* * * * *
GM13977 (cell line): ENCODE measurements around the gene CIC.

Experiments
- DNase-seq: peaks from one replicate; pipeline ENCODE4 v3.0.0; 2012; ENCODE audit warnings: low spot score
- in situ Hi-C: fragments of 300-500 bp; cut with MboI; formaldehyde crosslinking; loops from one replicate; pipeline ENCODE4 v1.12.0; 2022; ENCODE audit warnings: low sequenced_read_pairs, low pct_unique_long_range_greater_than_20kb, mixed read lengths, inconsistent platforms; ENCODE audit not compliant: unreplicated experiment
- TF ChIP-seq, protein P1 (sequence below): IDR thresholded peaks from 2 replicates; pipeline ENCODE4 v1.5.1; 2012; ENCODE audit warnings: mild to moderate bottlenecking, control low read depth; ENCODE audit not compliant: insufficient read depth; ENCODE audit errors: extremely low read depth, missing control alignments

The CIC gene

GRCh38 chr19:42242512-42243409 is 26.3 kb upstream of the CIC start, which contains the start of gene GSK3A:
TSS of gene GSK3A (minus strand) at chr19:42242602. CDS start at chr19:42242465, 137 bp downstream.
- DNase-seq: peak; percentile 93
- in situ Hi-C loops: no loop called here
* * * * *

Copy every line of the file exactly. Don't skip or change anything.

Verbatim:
GM13977 (cell line): ENCODE measurements around the gene CIC.

Experiments
- DNase-seq: peaks from one replicate; pipeline ENCODE4 v3.0.0; 2012; ENCODE audit warnings: low spot score
- in situ Hi-C: fragments of 300-500 bp; cut with MboI; formaldehyde crosslinking; loops from one replicate; pipeline ENCODE4 v1.12.0; 2022; ENCODE audit warnings: low sequenced_read_pairs, low pct_unique_long_range_greater_than_20kb, mixed read lengths, inconsistent platforms; ENCODE audit not compliant: unreplicated experiment
- TF ChIP-seq, protein P1 (sequence below): IDR thresholded peaks from 2 replicates; pipeline ENCODE4 v1.5.1; 2012; ENCODE audit warnings: mild to moderate bottlenecking, control low read depth; ENCODE audit not compliant: insufficient read depth; ENCODE audit errors: extremely low read depth, missing control alignments

The CIC gene

GRCh38 chr19:42242512-42243409 is 26.3 kb upstream of the CIC start, which contains the start of gene GSK3A:
TSS of gene GSK3A (minus strand) at chr19:42242602. CDS start at chr19:42242465, 137 bp downstream.
- DNase-seq: peak; percentile 93
- in situ Hi-C loops: no loop called here